Whether sending a document or attending a meeting (both on time, of course!), the temptation may be to plunge straight into the matter, giving as much detail as possible. However, this may be counterproductive, if your reader or interlocutor doesn’t appreciate this approach.
Do your research on your organisation’s NEDs and their backgrounds. Do they come from the same country or region as you, and therefore share the same culture of timekeeping and communication? Even if so, have they perhaps spent much of their career abroad, acquiring different values and methods? Work out first what is likeliest to appeal to their communication style.
Culture matters. Countries, regions and people perceive clear communication differently. What is polite in one culture may seem unclear in another, and frankly evasive in a third. Conversely, what is open and honest in one culture may come across as direct in another, and openly rude in a third. Consider your audience, adapt your style – but remember that people the world over appreciate a concise, useful report.
Even within the same country, region and organisation, the culture may not always be consistent and constructive. If your organisation tends to avoid difficult conversations and direct messages, that is a broader problem. The greater the internal tendency to waffle and obfuscate, the likelier it is people won’t understand each other. And the consequences can be dire, as the LIBOR scandal showed: ‘Barclays appears to have regarded the points raised by Mr Sants as “issues” rather than “concerns”. On the basis of the evidence it is unclear whether Barclays “got the message”.’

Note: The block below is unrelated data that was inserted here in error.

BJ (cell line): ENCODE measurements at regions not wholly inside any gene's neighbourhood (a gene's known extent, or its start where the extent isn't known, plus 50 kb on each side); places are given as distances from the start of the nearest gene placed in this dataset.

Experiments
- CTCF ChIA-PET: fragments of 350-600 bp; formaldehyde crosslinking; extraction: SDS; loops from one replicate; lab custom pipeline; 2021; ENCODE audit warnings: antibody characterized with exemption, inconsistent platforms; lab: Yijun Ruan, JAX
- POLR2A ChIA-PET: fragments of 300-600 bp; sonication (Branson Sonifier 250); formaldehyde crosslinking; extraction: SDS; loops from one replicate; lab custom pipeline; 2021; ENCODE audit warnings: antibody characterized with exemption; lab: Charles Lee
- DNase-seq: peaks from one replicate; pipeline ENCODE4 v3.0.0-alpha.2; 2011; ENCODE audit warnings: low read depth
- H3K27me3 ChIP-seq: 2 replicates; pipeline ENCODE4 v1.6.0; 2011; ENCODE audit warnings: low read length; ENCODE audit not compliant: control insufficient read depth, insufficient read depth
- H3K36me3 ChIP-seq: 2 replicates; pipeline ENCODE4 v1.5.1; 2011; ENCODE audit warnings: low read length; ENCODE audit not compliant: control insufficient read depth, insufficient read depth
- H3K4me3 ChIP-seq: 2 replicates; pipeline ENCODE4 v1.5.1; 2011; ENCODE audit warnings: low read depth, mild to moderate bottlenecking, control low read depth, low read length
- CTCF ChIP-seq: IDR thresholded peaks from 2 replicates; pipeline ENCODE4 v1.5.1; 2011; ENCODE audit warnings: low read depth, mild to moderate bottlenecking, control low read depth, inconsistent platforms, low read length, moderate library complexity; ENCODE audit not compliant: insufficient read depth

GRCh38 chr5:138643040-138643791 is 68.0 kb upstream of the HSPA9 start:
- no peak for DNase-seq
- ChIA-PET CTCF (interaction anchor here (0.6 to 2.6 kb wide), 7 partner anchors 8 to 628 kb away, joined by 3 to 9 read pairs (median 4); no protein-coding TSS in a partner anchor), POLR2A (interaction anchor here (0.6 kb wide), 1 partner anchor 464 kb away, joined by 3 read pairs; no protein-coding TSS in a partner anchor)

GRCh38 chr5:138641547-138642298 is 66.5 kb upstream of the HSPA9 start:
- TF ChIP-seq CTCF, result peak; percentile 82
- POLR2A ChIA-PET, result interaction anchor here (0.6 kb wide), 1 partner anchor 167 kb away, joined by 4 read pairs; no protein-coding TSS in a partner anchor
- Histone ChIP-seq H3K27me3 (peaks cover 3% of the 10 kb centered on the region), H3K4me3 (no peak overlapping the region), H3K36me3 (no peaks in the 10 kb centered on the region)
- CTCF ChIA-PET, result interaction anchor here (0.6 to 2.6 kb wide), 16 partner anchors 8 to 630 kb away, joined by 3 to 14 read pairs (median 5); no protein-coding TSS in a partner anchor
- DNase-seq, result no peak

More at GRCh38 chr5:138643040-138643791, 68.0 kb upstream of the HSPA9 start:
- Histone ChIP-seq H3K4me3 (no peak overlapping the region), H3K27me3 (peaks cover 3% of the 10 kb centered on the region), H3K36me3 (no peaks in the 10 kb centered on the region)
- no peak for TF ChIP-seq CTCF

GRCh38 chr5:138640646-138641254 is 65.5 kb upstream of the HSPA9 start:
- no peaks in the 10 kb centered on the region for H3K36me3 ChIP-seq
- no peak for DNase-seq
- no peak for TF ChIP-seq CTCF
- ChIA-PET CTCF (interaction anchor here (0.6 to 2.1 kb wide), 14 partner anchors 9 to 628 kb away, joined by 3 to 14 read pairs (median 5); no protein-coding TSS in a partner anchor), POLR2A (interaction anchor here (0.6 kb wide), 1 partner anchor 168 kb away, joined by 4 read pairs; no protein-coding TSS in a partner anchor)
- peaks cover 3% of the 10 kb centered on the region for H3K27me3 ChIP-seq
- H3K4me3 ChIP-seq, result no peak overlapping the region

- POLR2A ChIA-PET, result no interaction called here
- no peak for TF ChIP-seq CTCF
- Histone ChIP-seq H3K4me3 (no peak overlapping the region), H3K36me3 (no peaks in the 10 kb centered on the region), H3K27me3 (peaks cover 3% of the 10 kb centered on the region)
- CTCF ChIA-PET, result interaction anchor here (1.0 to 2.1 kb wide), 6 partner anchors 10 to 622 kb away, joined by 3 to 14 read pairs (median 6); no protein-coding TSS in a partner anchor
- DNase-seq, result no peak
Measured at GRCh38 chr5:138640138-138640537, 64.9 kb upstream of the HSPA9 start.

Respect your reader, or interlocutor, and respect their time. Be timely and polite, but be as brief and clear as possible. If the other party is in any doubt about your message, you have not only wasted time – you’ve missed a precious opportunity to engage and influence a senior decision-maker.
How can NEDs help you to help them?
You may need to engage closely with a new NED, or one lacking in confidence. However, never underestimate how much they can help you to help them. Maybe the NED can bring useful experience from other countries, sectors and organisations. Such suggestions can improve not only your interactions with the NED in question, but indeed all your communications.
If, however, the NED feels your approach isn’t clear, but can’t say exactly what the problem is, consider using good IA practice to elicit more information.
All IAs should understand how to phrase open-ended questions and practice active listening. (If you need a refresher, look at ACCA's website for resources including its Internal Audit hub.) This should not only prompt the NED to provide more detailed insights, but also strengthen the rapport you are building.
If the problem is with written communication, and the NED is new to your organisation’s reporting conventions, ask what they found helpful in previous roles. If the NED has seen many of your reports, find out what they found most and least useful.
The NED may share with you the Board’s preference for certain layouts or graphics, this is invaluable. After all, if the busiest and most senior decision-makers find these techniques help them grasp critical information quickly, then people throughout the organisation may appreciate them, too.
Keep in mind our role, and the NEDs’. We must provide assurance regarding the organisation’s risk and control framework. NEDs must take business-critical decisions about the organisation’s strategy and direction, including risk appetite. How we communicate directly affects their ability to discharge their regulatory duties.
NEDs need to challenge the business – not just at Board level. All the more reason for IAs to use plain language and focus on the most important elements, rather than overly technical detail. The organisation’s external auditors and regulators, for instance, may not have technical experts equal to the organisation’s own – but they are still bound to review and conclude on various topics.
Different habits, expectations and communication styles all play a part in communicating. However, if you do your research, respect your reader, ask open-ended questions and listen to the answers, both sides will benefit – as well as the organisation.
This is the first in a series of three articles about IAs and NEDs. The second will address accountability; the third, reports and reporting process. Please send your feedback about this first article, and points you’d like addressed in the next two, to email@example.com.